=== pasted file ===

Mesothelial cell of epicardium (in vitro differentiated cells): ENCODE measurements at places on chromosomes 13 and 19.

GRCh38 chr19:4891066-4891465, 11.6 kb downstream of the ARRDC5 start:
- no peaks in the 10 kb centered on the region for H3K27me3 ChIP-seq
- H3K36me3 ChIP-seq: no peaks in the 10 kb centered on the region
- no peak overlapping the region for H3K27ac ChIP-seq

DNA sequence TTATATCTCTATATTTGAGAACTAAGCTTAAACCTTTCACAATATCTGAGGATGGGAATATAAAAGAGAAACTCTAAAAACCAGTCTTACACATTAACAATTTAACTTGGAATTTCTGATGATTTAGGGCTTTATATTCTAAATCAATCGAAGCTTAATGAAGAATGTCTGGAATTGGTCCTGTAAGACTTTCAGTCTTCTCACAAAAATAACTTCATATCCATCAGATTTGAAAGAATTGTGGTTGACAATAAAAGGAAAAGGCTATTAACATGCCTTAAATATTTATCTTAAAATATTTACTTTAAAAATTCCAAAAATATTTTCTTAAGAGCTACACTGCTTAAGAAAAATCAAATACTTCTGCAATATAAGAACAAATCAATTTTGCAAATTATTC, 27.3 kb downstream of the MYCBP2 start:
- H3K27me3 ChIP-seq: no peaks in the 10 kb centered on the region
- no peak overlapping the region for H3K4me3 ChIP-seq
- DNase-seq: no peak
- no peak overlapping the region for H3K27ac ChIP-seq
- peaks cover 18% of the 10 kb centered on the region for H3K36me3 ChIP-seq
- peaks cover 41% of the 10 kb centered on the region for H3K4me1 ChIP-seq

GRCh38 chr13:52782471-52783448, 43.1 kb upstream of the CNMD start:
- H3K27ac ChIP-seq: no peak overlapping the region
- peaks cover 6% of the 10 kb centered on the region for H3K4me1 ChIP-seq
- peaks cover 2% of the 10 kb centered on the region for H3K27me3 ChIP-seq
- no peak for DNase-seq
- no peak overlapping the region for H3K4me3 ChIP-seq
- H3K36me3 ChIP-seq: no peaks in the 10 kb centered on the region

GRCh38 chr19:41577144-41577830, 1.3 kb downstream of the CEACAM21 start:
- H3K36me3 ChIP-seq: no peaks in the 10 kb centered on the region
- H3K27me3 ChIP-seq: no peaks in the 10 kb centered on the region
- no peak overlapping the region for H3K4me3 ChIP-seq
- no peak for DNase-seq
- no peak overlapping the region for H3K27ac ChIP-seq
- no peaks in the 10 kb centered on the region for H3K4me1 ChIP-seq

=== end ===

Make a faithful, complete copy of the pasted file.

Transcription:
Mesothelial cell of epicardium (in vitro differentiated cells): ENCODE measurements at places on chromosomes 13 and 19.

GRCh38 chr19:4891066-4891465, 11.6 kb downstream of the ARRDC5 start:
- no peaks in the 10 kb centered on the region for H3K27me3 ChIP-seq
- H3K36me3 ChIP-seq: no peaks in the 10 kb centered on the region
- no peak overlapping the region for H3K27ac ChIP-seq

DNA sequence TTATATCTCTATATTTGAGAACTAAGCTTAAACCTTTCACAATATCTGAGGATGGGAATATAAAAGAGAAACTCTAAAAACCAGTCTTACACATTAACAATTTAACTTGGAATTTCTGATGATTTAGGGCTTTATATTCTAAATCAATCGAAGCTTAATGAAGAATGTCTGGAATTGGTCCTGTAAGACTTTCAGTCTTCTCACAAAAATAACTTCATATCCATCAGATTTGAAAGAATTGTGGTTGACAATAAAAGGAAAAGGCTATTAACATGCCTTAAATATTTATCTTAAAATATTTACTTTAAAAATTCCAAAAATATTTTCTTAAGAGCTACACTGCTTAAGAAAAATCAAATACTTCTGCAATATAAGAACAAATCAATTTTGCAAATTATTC, 27.3 kb downstream of the MYCBP2 start:
- H3K27me3 ChIP-seq: no peaks in the 10 kb centered on the region
- no peak overlapping the region for H3K4me3 ChIP-seq
- DNase-seq: no peak
- no peak overlapping the region for H3K27ac ChIP-seq
- peaks cover 18% of the 10 kb centered on the region for H3K36me3 ChIP-seq
- peaks cover 41% of the 10 kb centered on the region for H3K4me1 ChIP-seq

GRCh38 chr13:52782471-52783448, 43.1 kb upstream of the CNMD start:
- H3K27ac ChIP-seq: no peak overlapping the region
- peaks cover 6% of the 10 kb centered on the region for H3K4me1 ChIP-seq
- peaks cover 2% of the 10 kb centered on the region for H3K27me3 ChIP-seq
- no peak for DNase-seq
- no peak overlapping the region for H3K4me3 ChIP-seq
- H3K36me3 ChIP-seq: no peaks in the 10 kb centered on the region

GRCh38 chr19:41577144-41577830, 1.3 kb downstream of the CEACAM21 start:
- H3K36me3 ChIP-seq: no peaks in the 10 kb centered on the region
- H3K27me3 ChIP-seq: no peaks in the 10 kb centered on the region
- no peak overlapping the region for H3K4me3 ChIP-seq
- no peak for DNase-seq
- no peak overlapping the region for H3K27ac ChIP-seq
- no peaks in the 10 kb centered on the region for H3K4me1 ChIP-seq